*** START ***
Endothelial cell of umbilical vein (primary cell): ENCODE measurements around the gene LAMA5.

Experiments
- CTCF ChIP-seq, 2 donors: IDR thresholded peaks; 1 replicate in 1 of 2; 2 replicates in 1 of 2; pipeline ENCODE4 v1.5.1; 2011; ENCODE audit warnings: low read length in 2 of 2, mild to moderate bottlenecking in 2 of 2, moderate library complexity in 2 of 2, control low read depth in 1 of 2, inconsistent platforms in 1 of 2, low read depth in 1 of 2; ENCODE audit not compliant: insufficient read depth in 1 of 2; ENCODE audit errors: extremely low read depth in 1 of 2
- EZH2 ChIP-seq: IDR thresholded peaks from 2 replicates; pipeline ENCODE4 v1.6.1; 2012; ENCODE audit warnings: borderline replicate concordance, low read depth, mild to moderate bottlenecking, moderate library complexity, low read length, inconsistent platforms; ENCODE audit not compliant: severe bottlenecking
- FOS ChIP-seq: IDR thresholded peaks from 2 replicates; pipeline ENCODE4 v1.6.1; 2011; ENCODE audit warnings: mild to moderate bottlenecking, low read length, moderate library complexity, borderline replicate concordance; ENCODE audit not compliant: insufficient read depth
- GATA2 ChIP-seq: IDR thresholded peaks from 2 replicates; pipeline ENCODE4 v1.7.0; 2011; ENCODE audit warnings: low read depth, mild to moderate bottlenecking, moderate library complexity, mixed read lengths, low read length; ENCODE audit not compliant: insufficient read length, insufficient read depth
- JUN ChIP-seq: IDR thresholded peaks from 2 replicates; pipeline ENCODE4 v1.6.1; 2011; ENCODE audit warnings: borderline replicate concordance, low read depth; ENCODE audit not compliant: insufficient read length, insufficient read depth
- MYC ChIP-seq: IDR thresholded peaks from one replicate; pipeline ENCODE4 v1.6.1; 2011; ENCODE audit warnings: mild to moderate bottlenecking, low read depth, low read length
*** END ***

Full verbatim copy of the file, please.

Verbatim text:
Endothelial cell of umbilical vein (primary cell): ENCODE measurements around the gene LAMA5.

Experiments
- CTCF ChIP-seq, 2 donors: IDR thresholded peaks; 1 replicate in 1 of 2; 2 replicates in 1 of 2; pipeline ENCODE4 v1.5.1; 2011; ENCODE audit warnings: low read length in 2 of 2, mild to moderate bottlenecking in 2 of 2, moderate library complexity in 2 of 2, control low read depth in 1 of 2, inconsistent platforms in 1 of 2, low read depth in 1 of 2; ENCODE audit not compliant: insufficient read depth in 1 of 2; ENCODE audit errors: extremely low read depth in 1 of 2
- EZH2 ChIP-seq: IDR thresholded peaks from 2 replicates; pipeline ENCODE4 v1.6.1; 2012; ENCODE audit warnings: borderline replicate concordance, low read depth, mild to moderate bottlenecking, moderate library complexity, low read length, inconsistent platforms; ENCODE audit not compliant: severe bottlenecking
- FOS ChIP-seq: IDR thresholded peaks from 2 replicates; pipeline ENCODE4 v1.6.1; 2011; ENCODE audit warnings: mild to moderate bottlenecking, low read length, moderate library complexity, borderline replicate concordance; ENCODE audit not compliant: insufficient read depth
- GATA2 ChIP-seq: IDR thresholded peaks from 2 replicates; pipeline ENCODE4 v1.7.0; 2011; ENCODE audit warnings: low read depth, mild to moderate bottlenecking, moderate library complexity, mixed read lengths, low read length; ENCODE audit not compliant: insufficient read length, insufficient read depth
- JUN ChIP-seq: IDR thresholded peaks from 2 replicates; pipeline ENCODE4 v1.6.1; 2011; ENCODE audit warnings: borderline replicate concordance, low read depth; ENCODE audit not compliant: insufficient read length, insufficient read depth
- MYC ChIP-seq: IDR thresholded peaks from one replicate; pipeline ENCODE4 v1.6.1; 2011; ENCODE audit warnings: mild to moderate bottlenecking, low read depth, low read length